and Tamiko Morgan, MD
Eighty-six percent of Americans sit all day at work. We remember the days when we “envied” those who had the ability to sit at work. As practicing physicians, much of our time at work was spent on our feet, and sitting was often considered a treat on a busy day! Now that we have transitioned to jobs that require less physical exertion, we wondered just how beneficial or detrimental this change would be. Sedentary jobs are those that are characterized by or involve sitting. Continue Reading →
By Charles E. Crutchfield III, MD
Dr. Crutchfield, I went to pick up a prescription and instead of the brand-name drug my doctor prescribed, the pharmacy gave me a generic drug. Is this ok?
The vast majority of patients experience the same results from a brand or a generic medication. That being said, it is unclear to doctors why, rarely, patients report they respond better or differently to either a brand-name medicine or a generic medicine when they are equivalent. In fact, brand-name drugs and generic drugs have the same active ingredients in the same exact amounts. The term for this is “bioequivalent.” Some patients are unaware they have the same active ingredients and can get confused.
Brand-name medicines almost always cost more than generic drugs, and some people mistakenly think that if it costs more, it must work better. Some attribute this to the “placebo effect.” Sometimes the cost difference can be so significant that unless a generic is used, the patient could not afford the medicine. Continue Reading →
Last week in this column we discussed how community programs, physicians and medical schools, and pharmaceutical companies can help reduce healthcare disparities. This week we look at three other players who can contribute to the effort.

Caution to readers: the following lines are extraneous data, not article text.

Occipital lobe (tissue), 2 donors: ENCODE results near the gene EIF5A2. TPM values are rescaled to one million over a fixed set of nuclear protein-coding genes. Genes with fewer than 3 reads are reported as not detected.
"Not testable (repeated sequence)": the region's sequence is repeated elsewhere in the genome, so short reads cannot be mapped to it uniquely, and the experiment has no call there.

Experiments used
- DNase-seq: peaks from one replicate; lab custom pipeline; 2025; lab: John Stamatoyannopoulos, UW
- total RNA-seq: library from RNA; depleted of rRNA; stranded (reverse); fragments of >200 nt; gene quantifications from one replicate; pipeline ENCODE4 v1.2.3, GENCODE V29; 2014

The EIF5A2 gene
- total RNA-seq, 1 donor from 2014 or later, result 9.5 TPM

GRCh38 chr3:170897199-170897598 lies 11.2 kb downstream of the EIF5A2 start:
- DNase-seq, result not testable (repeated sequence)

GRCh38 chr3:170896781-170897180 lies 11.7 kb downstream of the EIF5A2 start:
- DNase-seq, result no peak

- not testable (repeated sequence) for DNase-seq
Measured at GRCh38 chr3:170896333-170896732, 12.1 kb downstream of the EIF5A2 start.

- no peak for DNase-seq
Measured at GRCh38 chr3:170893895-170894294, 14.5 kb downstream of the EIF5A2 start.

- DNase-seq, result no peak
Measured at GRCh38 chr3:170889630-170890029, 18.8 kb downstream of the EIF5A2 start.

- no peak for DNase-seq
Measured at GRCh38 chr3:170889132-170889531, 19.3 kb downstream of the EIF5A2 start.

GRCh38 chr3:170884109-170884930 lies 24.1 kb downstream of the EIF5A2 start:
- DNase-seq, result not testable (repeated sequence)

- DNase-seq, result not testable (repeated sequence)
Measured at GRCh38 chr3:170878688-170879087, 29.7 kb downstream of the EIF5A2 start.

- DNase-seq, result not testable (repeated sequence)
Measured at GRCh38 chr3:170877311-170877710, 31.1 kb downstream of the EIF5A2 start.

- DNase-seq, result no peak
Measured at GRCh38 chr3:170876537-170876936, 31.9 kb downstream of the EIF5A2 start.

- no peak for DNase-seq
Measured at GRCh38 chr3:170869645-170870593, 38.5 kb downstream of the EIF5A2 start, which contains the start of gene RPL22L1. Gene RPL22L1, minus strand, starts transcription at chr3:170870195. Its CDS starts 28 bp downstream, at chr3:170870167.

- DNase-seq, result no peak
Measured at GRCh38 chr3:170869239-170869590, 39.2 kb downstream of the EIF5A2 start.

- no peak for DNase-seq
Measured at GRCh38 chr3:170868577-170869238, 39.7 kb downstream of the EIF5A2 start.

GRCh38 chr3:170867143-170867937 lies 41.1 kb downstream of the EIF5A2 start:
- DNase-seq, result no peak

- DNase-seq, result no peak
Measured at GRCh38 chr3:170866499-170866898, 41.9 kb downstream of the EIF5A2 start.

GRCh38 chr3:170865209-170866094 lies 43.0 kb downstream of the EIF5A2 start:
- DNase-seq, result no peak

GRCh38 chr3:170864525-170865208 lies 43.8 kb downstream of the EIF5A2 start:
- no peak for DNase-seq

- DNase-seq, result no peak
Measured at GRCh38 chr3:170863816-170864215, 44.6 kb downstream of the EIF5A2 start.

Conclusion of a three-part column
The Affordable Care Act is adding millions of new healthcare consumers to the market but adds no new doctors to serve them. This limitation is compounded by insurance plans now restricting which doctors can see the patients the insurance plans cover by either refusing to add the doctors to their coverage or dropping doctors they were already covering. By limiting their patients’ access to physicians, the health plans contend they save money, but in doing so, they restrict everyone from choosing their own doctor and ultimately perpetuate the health disparities. Continue Reading →
By Charles E. Crutchfield III, MD
Last week in this column we discussed how individuals and their families can help reduce healthcare disparities by developing and executing Personal Health Plans (PHPs). This week we look at other players who can contribute to this effort
For individuals without immediate family willing to participate, the community can help. Local community centers and other organizations like the YMCA and YWCA and even religious organizations and churches have done a great job in the past, and they should continue to develop and refine support programs to assist those in need to follow their PHPs. These organizations can also assist in healthcare access by organizing transportation to eliminate barriers to getting to medical appointments. For organizations with available resources, they can also offer supportive nutritional and fitness programs. Organizations that have made similar commitments are already reaping dividends for their members and the community at-large. Continue Reading →
Last week in this column we defined health disparities. Merriam-Webster defines disparity as “the state of being different.”